Leaving Wisconsin in 2003
My husband Gary and our 16-year-old dog Wipeout, in front of the 1968 Avion we would use to find the camper abandoned in Bolivia.
Our only tools to find the camper
My father's 30-year-old, 35-mm color slides, maps from 1973 and my mother's journal.
Rationalizing a bad decision
I started this trip so paranoid we'd be robbed that I hid a gun under the floorboards of the camper. It would haunt me for each of 13 border crossings.
Neither of us had ever smuggled a gun into another country. Or driven a 4-wheel-drive camper.
Getting to spend as long as we wanted in towns like this was pinch-yourself incredible. It's where I knew I had to write about this trip.
Lunchtime in Oaxaca
At first we didn't have to cook much inside our camper. The local fare was divine.
Martin: the best Mezcalero in Mexico
An added plus -- when mezcal spills inside a 104-degree camper, the stench discourages roadside searches by police looking for guns.
Campsite in agave fields of Mexico
Gary documented our journey with a still camera. Other than that, and my laptop to take notes, we ditched technology and social media and just soaked it all in.
Dancers in Patzcuaro, Mexico
Photos from Gary's collection
A man clearing land next to our campsite
Street portraits, Mexico
Street portrait, Oaxaca
Rosa from San Cristobal, Mexico
Modeling the weavings she sells at market.
Ruins near the Guatemalan border
Wipeout, taking it all in stride. She was born in Mexico after all.
Street portrait in Solola, Guatemala
Sometimes black and white is the only way to go.
Street portrait, Guatemala
Dogsitters, Todos Santos, Guatemala
The town's name means All Saints, but these turned out to be devils. It's all in chapter 12.
Lake Atitlan, Guatemala
Otherwise known as Gringo-tenanga. Or where my father smoked his first joint.
Wipeout, Lake Atitlan
We knew this trip would be hard on a 16-year-old, cancer-stricken dog. But we couldn't leave her behind.
But eventually we had to say goodbye
She was ready, long before I was. She's buried on the shores of Lake Atitlan, along with a piece of my heart.
Shawn and Susie, Guatemala
The two American volunteers who helped us recover from Wipeout's loss. You'll meet them in Chapter 14.
The dentist in El Salvador
Our first reunion with someone we discovered in my mother's journal. He saved our family on the first trip. His story is in chapter 16.
Boy selling iguanas in Honduras
He charged $10 for the whole thing, or just $1 to take a picture.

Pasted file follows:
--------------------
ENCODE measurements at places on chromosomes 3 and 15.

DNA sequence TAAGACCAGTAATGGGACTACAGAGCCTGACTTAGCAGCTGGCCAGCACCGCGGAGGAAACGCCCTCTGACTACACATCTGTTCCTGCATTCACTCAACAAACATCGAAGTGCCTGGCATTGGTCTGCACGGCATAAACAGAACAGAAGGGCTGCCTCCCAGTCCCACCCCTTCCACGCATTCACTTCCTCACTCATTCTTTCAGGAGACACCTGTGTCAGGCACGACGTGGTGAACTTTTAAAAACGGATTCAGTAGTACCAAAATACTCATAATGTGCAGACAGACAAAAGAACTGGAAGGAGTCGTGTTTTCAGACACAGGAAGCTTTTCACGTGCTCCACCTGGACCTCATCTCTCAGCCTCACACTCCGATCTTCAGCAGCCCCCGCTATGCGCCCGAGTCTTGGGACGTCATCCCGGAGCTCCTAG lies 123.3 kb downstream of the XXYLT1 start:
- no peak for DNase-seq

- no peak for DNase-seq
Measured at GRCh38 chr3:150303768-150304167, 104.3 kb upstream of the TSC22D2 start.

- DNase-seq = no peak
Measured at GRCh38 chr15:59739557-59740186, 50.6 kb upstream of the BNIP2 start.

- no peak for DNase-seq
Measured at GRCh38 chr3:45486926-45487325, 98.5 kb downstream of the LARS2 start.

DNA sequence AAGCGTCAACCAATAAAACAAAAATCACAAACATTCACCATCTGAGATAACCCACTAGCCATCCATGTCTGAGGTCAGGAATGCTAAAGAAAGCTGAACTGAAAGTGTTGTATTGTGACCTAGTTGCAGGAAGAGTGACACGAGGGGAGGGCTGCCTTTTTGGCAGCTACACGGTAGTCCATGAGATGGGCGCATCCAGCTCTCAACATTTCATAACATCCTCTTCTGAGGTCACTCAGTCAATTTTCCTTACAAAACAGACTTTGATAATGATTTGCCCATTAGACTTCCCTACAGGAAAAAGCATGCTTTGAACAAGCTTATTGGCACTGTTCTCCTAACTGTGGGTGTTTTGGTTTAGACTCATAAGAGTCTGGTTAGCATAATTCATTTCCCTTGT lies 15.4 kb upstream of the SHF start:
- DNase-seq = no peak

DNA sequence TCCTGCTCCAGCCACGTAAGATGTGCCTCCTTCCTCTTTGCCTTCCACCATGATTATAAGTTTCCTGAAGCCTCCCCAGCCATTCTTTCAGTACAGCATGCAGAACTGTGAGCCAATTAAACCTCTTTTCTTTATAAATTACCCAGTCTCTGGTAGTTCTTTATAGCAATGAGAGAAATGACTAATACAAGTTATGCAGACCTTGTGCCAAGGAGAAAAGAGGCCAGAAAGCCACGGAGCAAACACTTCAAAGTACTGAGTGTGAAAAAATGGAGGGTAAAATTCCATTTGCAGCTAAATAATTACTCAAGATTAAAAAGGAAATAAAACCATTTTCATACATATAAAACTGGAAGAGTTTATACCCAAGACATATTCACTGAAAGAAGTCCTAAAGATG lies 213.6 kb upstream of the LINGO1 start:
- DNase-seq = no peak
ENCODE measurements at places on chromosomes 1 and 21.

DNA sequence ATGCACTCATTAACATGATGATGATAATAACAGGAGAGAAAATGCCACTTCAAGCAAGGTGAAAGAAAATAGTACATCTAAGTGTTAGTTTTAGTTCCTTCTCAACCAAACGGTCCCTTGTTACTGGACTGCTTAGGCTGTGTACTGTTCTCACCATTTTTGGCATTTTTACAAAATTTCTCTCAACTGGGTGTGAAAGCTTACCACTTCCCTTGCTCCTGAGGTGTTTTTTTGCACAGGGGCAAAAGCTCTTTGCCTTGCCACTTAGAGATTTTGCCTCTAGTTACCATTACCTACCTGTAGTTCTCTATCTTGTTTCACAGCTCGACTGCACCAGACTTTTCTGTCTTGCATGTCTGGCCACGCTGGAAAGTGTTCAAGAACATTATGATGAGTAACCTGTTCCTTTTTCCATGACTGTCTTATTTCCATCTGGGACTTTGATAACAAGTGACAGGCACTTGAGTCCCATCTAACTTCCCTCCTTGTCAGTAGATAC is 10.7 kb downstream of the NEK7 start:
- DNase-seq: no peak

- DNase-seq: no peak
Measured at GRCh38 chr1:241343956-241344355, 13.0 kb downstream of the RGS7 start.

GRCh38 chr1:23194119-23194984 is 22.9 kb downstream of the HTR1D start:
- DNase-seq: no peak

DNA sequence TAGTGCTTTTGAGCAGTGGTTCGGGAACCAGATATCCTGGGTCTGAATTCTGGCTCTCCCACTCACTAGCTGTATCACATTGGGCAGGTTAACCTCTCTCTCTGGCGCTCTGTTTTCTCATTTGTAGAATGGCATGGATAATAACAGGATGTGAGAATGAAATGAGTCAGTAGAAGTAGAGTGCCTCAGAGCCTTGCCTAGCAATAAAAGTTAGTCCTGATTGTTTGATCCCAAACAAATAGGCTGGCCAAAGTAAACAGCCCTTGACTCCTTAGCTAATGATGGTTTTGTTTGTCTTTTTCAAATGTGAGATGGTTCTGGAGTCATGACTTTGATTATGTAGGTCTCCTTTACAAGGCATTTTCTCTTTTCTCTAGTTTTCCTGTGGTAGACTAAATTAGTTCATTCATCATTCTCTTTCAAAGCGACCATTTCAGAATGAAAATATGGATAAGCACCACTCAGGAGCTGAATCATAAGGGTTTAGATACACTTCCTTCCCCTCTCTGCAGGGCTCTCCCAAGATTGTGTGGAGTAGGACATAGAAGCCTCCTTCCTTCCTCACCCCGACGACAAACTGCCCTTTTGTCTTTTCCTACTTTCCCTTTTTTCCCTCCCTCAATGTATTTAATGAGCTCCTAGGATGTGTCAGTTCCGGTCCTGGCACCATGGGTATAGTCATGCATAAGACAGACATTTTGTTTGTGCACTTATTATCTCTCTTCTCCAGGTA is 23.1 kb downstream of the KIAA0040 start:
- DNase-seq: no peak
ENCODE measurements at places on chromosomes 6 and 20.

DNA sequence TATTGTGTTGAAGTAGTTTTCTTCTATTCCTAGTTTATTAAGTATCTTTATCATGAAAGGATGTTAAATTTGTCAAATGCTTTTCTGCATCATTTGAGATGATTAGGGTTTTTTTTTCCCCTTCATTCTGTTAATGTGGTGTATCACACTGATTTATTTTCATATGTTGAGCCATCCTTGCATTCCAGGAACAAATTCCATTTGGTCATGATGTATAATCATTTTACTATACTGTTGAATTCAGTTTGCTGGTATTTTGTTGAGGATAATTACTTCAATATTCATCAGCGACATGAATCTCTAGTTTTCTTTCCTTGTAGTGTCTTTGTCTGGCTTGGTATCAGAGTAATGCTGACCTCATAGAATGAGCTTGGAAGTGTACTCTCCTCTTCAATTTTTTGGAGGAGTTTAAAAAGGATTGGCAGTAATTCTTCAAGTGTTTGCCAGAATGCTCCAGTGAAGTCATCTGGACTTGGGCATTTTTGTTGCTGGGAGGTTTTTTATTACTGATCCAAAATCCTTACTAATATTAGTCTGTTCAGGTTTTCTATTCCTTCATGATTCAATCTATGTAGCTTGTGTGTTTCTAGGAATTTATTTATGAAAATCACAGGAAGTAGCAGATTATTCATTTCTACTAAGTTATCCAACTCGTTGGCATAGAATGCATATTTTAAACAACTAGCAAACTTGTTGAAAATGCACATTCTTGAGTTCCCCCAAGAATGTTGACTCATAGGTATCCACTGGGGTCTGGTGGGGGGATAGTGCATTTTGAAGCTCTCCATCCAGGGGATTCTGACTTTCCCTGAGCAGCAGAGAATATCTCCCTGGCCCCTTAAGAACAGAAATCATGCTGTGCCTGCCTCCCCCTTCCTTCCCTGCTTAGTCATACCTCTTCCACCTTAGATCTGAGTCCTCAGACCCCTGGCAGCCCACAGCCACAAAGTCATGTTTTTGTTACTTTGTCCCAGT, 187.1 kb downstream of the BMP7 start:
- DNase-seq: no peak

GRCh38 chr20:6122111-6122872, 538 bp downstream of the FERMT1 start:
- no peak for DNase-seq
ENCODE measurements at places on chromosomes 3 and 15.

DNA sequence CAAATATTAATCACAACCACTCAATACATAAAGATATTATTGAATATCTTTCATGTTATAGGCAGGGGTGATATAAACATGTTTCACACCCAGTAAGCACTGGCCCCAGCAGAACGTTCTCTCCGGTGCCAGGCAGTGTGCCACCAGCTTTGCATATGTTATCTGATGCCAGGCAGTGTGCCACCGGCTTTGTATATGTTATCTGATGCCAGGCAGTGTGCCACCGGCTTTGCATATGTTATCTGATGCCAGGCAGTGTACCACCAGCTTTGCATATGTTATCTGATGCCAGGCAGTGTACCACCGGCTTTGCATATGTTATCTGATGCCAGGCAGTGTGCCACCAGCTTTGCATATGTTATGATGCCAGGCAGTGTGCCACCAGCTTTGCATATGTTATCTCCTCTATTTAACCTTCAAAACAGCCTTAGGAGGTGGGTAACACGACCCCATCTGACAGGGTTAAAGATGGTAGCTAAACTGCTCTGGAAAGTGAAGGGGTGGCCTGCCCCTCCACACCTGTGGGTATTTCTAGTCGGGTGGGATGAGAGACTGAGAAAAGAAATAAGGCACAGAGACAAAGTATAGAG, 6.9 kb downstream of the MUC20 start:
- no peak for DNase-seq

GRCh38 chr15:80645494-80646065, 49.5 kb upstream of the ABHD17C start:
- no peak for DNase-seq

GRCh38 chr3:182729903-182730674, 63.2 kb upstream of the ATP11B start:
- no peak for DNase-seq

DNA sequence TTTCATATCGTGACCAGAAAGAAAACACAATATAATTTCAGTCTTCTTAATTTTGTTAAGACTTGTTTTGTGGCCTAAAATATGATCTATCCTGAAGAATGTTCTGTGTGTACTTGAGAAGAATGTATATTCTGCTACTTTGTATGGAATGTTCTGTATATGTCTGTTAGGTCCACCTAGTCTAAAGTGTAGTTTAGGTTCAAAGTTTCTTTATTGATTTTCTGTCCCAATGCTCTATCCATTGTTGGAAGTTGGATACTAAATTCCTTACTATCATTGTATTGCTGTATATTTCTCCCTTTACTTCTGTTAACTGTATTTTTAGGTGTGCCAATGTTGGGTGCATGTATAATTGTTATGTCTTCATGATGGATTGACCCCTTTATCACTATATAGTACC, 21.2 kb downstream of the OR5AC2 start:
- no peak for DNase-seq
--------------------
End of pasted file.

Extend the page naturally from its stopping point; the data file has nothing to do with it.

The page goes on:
Vestiges of anti-Americanism are all that's left. The country was one of the most welcoming in Central America.
Street photographer, Nicaragua
His name is Jesus. He's never heard of the internet.
Jesus' portrait of me and Gary
When I sent this photo back home, friends thought we'd been kidnapped.
Celebrating the crossing of the toughest border yet, into Nicaragua, still terrified our hidden gun would be discovered in the camper.
The hustler we nicknamed Tough Guy. You'll meet him in chapter 17.
She's got the right idea. By Nicaragua, it was too hot to sleep inside the camper and we had to find fleabag motels.
Sandino portrait, Leon, Nicaragua
Even the graffiti is spectacular in this sun-baked town.
Yanina the publisher's wife
Finding this woman in Leon, 30 years after she nursed me through a bout of malaria, shocked me even more than her.
El Centroamericano, Nicaragua
This was the newspaper her husband published, before he got thrown in jail during the revolution. The story is in chapter 18.
Managua Museum of Art
Ronald Reagan wins no popularity contests here.
Nicaragua's National Music School
Esli and Nelly put on a spontaneous recital, just outside a row of peasants cooking over coals on the street.
One of the few buildings rising from the earthquake ruins we camped among the first trip.
My favorite bar
Managua. Underneath the National Music School. With photos of poets on the wall.
Costa Rica, the perfect camping spot
And cool enough to sleep inside the camper again. This was near Volcan Arenal, complete with toucan serenades each evening.
This one was a comfortable distance away. In Ecuador we got a little too close for comfort. That's in chapter 26.
With Arnoldo and Mariamalia
Costa Rican celebrities who showed us the magic of this peaceful country. Plus, she might be a witch. Look for chapter 21.
First stream we didn't ford
Trying to find the Costa Rican "secret" Contra airstrip used against Nicaragua.
Remains of the Iran Contra war
Gary, atop a wee bit of evidence that Costa Rica wasn't always on the sidelines.
Azuero Peninsula, Panama
That's the local moonshine she's balancing on her head. Welcome to Panama.
Me with the boys from the band
A parade we stumbled onto in Panama's Azuero Peninsula.
You can still spot baseball caps but this is true Panamanian style.
A "devil" wearing one of Darido Lopez's masks for a parade in the Azuero Peninsula.
The Hoopers, Panama
Expats who defy the stereotype and truly celebrate their adopted country. Their story is in chapter 22.
Mao the campground cat
We stayed at Panama's only official campground, XS Memories, while searching for passage to South America. Mao kept us company.
Paradise in Panama
XS Memories had a swimming pool. Whose waters were stronger than the local beer: Atlas.
Nice place to wait for a ship
We met more expats here than any other place on the trip. Its easy to see why.
Sheila and Dennis (R.I.P.)